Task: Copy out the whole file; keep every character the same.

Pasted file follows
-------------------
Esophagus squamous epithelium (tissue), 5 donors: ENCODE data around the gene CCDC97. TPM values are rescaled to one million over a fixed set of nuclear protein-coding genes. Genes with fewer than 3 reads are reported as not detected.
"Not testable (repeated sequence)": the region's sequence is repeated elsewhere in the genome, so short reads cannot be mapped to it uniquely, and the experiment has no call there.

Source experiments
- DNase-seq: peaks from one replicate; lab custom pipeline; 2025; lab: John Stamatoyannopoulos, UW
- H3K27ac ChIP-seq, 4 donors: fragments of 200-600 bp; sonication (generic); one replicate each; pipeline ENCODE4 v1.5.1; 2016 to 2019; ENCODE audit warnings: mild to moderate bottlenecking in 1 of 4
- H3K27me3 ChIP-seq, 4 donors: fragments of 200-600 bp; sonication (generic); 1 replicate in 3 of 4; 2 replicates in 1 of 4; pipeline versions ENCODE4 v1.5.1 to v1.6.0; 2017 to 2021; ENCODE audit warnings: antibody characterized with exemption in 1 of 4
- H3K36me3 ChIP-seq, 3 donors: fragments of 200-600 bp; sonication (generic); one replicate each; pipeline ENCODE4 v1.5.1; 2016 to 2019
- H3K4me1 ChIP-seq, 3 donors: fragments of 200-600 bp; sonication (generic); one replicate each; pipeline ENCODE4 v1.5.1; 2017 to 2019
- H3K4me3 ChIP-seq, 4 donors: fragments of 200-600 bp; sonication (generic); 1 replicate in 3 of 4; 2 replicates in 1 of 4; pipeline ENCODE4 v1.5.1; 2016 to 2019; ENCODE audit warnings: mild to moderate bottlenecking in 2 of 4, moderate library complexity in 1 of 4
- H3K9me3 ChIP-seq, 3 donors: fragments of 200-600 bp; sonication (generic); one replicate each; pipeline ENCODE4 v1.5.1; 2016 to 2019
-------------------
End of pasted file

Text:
Esophagus squamous epithelium (tissue), 5 donors: ENCODE data around the gene CCDC97. TPM values are rescaled to one million over a fixed set of nuclear protein-coding genes. Genes with fewer than 3 reads are reported as not detected.
"Not testable (repeated sequence)": the region's sequence is repeated elsewhere in the genome, so short reads cannot be mapped to it uniquely, and the experiment has no call there.

Source experiments
- DNase-seq: peaks from one replicate; lab custom pipeline; 2025; lab: John Stamatoyannopoulos, UW
- H3K27ac ChIP-seq, 4 donors: fragments of 200-600 bp; sonication (generic); one replicate each; pipeline ENCODE4 v1.5.1; 2016 to 2019; ENCODE audit warnings: mild to moderate bottlenecking in 1 of 4
- H3K27me3 ChIP-seq, 4 donors: fragments of 200-600 bp; sonication (generic); 1 replicate in 3 of 4; 2 replicates in 1 of 4; pipeline versions ENCODE4 v1.5.1 to v1.6.0; 2017 to 2021; ENCODE audit warnings: antibody characterized with exemption in 1 of 4
- H3K36me3 ChIP-seq, 3 donors: fragments of 200-600 bp; sonication (generic); one replicate each; pipeline ENCODE4 v1.5.1; 2016 to 2019
- H3K4me1 ChIP-seq, 3 donors: fragments of 200-600 bp; sonication (generic); one replicate each; pipeline ENCODE4 v1.5.1; 2017 to 2019
- H3K4me3 ChIP-seq, 4 donors: fragments of 200-600 bp; sonication (generic); 1 replicate in 3 of 4; 2 replicates in 1 of 4; pipeline ENCODE4 v1.5.1; 2016 to 2019; ENCODE audit warnings: mild to moderate bottlenecking in 2 of 4, moderate library complexity in 1 of 4
- H3K9me3 ChIP-seq, 3 donors: fragments of 200-600 bp; sonication (generic); one replicate each; pipeline ENCODE4 v1.5.1; 2016 to 2019